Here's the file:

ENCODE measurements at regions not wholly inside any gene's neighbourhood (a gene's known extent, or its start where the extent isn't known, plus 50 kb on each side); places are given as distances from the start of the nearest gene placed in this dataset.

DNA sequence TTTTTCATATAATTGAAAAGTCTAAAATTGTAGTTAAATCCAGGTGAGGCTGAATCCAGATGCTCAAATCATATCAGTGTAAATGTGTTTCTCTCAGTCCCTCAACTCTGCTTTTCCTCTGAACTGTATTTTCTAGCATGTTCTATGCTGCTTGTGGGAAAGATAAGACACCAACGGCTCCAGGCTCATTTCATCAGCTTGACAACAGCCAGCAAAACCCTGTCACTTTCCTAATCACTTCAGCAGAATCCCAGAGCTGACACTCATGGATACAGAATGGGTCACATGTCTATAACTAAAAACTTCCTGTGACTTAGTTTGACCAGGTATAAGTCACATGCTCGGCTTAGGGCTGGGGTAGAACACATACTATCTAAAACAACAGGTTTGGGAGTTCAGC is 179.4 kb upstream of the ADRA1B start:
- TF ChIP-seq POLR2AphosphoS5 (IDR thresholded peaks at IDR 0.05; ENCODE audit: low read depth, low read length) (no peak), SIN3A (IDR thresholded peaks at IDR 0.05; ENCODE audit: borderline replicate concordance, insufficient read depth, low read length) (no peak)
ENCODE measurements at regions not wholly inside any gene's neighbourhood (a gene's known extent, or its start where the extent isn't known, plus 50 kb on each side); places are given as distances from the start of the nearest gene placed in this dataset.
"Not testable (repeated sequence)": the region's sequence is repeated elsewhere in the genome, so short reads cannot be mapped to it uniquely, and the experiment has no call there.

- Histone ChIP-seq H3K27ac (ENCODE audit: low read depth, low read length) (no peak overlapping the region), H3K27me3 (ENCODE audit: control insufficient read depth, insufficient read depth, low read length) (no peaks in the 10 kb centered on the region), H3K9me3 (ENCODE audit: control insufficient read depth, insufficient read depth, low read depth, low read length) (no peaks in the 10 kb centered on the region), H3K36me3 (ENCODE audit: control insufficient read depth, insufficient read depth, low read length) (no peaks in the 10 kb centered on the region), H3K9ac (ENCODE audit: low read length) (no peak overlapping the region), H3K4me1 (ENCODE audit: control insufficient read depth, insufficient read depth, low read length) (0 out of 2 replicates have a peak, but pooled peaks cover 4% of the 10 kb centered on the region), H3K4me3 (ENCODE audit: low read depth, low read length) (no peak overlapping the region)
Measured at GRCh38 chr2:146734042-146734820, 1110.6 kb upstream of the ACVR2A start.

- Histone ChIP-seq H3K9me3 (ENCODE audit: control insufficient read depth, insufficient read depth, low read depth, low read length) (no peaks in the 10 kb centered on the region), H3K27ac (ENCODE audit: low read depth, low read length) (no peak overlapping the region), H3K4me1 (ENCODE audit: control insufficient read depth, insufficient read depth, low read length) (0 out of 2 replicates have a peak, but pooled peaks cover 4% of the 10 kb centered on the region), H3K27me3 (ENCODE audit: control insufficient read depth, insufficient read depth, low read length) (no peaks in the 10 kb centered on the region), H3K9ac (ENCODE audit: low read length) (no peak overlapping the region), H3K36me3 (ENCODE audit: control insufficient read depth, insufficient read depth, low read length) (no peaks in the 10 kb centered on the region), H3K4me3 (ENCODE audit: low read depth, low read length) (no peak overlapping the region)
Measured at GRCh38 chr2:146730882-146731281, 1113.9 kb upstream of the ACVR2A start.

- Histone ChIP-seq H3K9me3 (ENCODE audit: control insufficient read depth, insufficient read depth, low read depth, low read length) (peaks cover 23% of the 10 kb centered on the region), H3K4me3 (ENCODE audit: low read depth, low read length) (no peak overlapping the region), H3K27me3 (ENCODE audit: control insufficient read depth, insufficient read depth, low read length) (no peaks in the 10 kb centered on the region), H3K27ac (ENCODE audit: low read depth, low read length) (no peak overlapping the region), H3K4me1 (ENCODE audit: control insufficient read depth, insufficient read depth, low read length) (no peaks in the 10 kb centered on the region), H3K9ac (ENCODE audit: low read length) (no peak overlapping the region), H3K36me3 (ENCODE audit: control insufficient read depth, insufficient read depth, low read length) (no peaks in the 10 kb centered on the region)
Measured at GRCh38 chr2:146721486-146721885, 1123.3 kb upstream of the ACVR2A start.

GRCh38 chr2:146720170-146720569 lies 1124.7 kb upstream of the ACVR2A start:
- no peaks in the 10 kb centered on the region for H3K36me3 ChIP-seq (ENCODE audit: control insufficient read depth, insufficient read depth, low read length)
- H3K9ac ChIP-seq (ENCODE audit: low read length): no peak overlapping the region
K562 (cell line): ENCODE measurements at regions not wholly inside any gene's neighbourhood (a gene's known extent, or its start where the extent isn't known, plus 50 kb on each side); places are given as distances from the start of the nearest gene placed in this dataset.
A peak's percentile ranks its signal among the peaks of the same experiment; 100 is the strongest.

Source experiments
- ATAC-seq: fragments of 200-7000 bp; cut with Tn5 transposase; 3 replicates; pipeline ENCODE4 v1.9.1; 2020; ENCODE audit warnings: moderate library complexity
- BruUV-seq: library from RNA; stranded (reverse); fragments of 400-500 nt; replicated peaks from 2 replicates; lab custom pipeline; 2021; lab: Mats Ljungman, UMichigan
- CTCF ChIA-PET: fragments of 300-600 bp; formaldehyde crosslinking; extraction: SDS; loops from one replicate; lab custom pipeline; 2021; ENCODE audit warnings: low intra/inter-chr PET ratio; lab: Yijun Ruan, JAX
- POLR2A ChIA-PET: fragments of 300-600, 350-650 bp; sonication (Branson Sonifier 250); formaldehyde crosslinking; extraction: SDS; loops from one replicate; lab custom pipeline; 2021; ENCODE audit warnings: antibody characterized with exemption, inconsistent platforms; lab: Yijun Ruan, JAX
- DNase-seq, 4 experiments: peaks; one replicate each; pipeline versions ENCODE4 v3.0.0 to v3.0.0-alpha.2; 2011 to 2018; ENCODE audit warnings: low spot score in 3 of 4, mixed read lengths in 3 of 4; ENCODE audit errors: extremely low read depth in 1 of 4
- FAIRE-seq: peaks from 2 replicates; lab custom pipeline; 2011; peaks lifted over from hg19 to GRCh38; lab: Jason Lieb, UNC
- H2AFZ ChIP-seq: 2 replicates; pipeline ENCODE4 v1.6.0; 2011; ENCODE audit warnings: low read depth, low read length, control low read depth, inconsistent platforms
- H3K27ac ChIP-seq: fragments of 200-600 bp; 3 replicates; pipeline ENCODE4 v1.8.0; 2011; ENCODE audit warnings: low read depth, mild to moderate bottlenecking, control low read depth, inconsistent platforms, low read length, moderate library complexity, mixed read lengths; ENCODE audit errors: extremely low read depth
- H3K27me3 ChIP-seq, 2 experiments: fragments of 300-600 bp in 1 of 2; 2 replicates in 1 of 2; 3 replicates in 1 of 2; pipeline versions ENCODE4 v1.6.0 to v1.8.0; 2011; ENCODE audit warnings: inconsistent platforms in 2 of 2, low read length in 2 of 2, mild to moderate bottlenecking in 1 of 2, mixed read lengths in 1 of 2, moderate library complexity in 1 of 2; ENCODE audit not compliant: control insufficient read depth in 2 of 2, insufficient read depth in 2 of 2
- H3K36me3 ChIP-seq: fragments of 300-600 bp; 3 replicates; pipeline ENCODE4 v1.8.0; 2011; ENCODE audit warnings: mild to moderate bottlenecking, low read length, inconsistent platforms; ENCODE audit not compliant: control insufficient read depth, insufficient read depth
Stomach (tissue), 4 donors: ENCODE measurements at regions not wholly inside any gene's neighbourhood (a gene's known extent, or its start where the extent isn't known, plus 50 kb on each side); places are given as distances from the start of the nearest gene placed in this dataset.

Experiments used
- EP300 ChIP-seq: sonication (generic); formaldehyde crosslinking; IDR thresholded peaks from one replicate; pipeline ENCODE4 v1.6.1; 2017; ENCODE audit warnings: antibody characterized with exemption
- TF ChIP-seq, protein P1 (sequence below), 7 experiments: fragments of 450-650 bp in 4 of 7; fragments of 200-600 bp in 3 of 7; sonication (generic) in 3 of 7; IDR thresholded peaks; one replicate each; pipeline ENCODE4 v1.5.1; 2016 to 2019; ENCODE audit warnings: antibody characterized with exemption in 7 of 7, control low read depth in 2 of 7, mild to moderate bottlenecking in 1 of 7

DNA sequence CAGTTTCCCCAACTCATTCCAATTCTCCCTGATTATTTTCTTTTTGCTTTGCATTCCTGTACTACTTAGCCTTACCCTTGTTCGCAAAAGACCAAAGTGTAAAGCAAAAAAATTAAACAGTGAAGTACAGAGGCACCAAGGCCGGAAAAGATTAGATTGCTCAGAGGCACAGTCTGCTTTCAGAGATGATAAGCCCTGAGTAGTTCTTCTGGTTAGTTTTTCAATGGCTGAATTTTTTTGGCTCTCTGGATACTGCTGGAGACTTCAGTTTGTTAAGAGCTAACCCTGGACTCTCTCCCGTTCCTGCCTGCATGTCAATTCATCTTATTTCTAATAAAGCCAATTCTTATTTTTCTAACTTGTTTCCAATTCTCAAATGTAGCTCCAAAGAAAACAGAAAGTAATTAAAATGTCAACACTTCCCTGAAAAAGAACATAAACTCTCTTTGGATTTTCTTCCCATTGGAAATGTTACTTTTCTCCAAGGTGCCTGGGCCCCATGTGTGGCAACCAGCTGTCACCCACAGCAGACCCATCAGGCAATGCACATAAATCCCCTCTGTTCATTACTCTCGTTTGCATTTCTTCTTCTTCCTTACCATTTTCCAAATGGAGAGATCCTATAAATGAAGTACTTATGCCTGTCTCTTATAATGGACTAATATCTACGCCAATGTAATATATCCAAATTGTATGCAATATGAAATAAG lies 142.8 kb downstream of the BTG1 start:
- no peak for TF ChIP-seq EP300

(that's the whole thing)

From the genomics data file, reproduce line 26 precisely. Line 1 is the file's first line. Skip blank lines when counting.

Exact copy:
- H3K27me3 ChIP-seq, 2 experiments: fragments of 300-600 bp in 1 of 2; 2 replicates in 1 of 2; 3 replicates in 1 of 2; pipeline versions ENCODE4 v1.6.0 to v1.8.0; 2011; ENCODE audit warnings: inconsistent platforms in 2 of 2, low read length in 2 of 2, mild to moderate bottlenecking in 1 of 2, mixed read lengths in 1 of 2, moderate library complexity in 1 of 2; ENCODE audit not compliant: control insufficient read depth in 2 of 2, insufficient read depth in 2 of 2